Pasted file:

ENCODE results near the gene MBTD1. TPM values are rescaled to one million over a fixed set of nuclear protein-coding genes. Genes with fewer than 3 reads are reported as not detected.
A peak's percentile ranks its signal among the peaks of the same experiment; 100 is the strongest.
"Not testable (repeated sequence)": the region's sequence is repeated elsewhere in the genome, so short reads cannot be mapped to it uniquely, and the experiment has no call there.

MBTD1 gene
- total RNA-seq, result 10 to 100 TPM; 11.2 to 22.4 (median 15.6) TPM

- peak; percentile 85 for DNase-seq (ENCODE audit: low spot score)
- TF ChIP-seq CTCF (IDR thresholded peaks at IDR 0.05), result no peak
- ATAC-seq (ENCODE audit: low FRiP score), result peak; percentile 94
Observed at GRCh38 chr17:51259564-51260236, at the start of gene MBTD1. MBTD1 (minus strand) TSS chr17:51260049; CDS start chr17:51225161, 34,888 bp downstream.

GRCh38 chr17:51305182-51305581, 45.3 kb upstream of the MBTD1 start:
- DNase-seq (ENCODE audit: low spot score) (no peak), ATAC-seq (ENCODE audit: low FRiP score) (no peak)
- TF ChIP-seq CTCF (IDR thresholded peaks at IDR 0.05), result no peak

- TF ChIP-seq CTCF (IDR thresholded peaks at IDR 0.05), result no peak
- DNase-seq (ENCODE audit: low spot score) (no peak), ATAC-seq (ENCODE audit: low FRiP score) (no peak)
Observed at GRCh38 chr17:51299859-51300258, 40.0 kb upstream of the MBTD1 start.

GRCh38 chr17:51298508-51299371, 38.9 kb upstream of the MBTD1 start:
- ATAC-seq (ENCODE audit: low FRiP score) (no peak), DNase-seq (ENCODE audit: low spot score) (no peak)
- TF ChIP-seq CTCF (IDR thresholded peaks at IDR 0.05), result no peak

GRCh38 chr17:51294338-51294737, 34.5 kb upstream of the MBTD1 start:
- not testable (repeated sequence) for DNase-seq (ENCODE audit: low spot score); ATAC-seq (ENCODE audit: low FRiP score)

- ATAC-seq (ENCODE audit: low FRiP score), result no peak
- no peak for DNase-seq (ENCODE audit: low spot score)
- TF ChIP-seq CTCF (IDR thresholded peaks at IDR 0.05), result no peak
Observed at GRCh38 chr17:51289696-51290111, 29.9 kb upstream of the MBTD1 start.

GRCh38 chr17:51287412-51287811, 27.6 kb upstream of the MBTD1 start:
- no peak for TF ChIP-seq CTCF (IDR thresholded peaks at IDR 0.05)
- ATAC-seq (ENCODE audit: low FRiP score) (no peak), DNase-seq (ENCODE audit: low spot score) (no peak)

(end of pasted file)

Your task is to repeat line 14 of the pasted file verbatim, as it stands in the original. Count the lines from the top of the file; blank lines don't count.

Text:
- DNase-seq (ENCODE audit: low spot score) (no peak), ATAC-seq (ENCODE audit: low FRiP score) (no peak)